After investigating several universal health care models, I believe the most ideal (and potentially successful) method is a single-payer model. This paper will examine the structure of such a model, highlighting key areas such as cost, access, quality, and ethics. Brief comparisons with other models and countries may also be used to emphasize differences and demonstrate potential benefits for a single-payer model.

What is Single-Payer?

Single-payer refers to a way of financing health care, both from the standpoint of collecting money for health care services and reimbursing providers for health care costs. In a single payer system, both the collection and reimbursement of funds are the responsibility of one entity – the government. The government collects funds from individuals and businesses, mainly in the form of taxes, and the government reimburses providers for health care services delivered to individuals enrolled in the universal health care program.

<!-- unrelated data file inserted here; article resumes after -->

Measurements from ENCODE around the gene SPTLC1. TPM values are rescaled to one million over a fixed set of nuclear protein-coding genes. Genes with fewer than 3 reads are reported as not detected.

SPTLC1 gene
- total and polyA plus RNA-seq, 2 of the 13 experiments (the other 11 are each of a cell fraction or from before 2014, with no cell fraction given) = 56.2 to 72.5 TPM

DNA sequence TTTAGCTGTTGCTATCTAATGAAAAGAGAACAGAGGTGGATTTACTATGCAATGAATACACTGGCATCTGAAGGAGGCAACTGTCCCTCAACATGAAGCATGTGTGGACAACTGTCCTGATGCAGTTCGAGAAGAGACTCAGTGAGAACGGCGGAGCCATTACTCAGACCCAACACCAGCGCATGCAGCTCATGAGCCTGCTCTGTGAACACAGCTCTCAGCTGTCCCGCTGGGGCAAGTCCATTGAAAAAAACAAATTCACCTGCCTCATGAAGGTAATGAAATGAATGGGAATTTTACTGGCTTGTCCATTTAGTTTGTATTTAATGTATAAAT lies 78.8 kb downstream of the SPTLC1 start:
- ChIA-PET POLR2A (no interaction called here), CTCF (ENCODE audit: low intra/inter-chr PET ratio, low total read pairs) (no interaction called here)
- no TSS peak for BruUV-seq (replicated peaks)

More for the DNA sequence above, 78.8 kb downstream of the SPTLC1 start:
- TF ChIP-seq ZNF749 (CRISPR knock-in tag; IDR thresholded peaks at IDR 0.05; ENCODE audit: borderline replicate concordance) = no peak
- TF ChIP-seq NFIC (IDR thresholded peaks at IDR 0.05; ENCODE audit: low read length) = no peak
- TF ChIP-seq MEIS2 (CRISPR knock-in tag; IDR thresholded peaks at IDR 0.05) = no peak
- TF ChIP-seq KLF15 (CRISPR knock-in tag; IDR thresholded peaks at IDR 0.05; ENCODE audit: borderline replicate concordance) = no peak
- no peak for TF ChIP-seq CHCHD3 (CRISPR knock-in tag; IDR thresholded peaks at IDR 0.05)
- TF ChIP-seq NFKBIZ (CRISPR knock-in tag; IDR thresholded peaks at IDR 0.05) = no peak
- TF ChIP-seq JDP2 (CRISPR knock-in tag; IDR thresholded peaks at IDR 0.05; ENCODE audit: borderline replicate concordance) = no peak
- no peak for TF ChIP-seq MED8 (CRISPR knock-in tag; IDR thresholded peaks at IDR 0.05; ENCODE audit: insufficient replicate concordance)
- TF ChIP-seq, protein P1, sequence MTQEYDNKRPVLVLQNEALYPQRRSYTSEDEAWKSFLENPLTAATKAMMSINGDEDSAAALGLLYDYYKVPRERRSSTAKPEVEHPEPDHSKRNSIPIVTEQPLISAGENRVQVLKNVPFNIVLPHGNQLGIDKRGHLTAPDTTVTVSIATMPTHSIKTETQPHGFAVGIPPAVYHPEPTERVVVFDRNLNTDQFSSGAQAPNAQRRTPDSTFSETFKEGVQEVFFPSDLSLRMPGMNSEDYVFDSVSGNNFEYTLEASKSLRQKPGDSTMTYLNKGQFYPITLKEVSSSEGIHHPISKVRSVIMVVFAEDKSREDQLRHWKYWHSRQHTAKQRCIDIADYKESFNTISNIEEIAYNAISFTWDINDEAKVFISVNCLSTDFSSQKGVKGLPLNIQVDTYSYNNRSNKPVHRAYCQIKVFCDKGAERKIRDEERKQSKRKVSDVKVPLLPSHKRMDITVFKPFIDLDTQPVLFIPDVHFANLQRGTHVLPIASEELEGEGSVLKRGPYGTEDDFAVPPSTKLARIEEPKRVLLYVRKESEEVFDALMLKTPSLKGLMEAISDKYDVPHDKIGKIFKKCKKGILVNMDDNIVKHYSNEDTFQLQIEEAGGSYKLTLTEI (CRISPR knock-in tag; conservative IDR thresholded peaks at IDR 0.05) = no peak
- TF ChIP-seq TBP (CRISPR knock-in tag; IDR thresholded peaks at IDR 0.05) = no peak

The United States currently employs a multiple-payer model (non-universal). As a result, the collection of money for health care is a joint responsibility of the private insurance industry, which collects premiums and other payments from individuals and businesses, and the government, which collects taxes from individuals and businesses. Furthermore, reimbursement is also the responsibility of both the private insurance industry, which reimburses providers for health care services delivered to privately-insured individuals, and the government, which reimburses providers for health care services delivered to publicly-insured individuals. Publically-insured individuals are people enrolled in government health insurance programs such as Medicare, Medicaid, S-CHIP, and the VA system.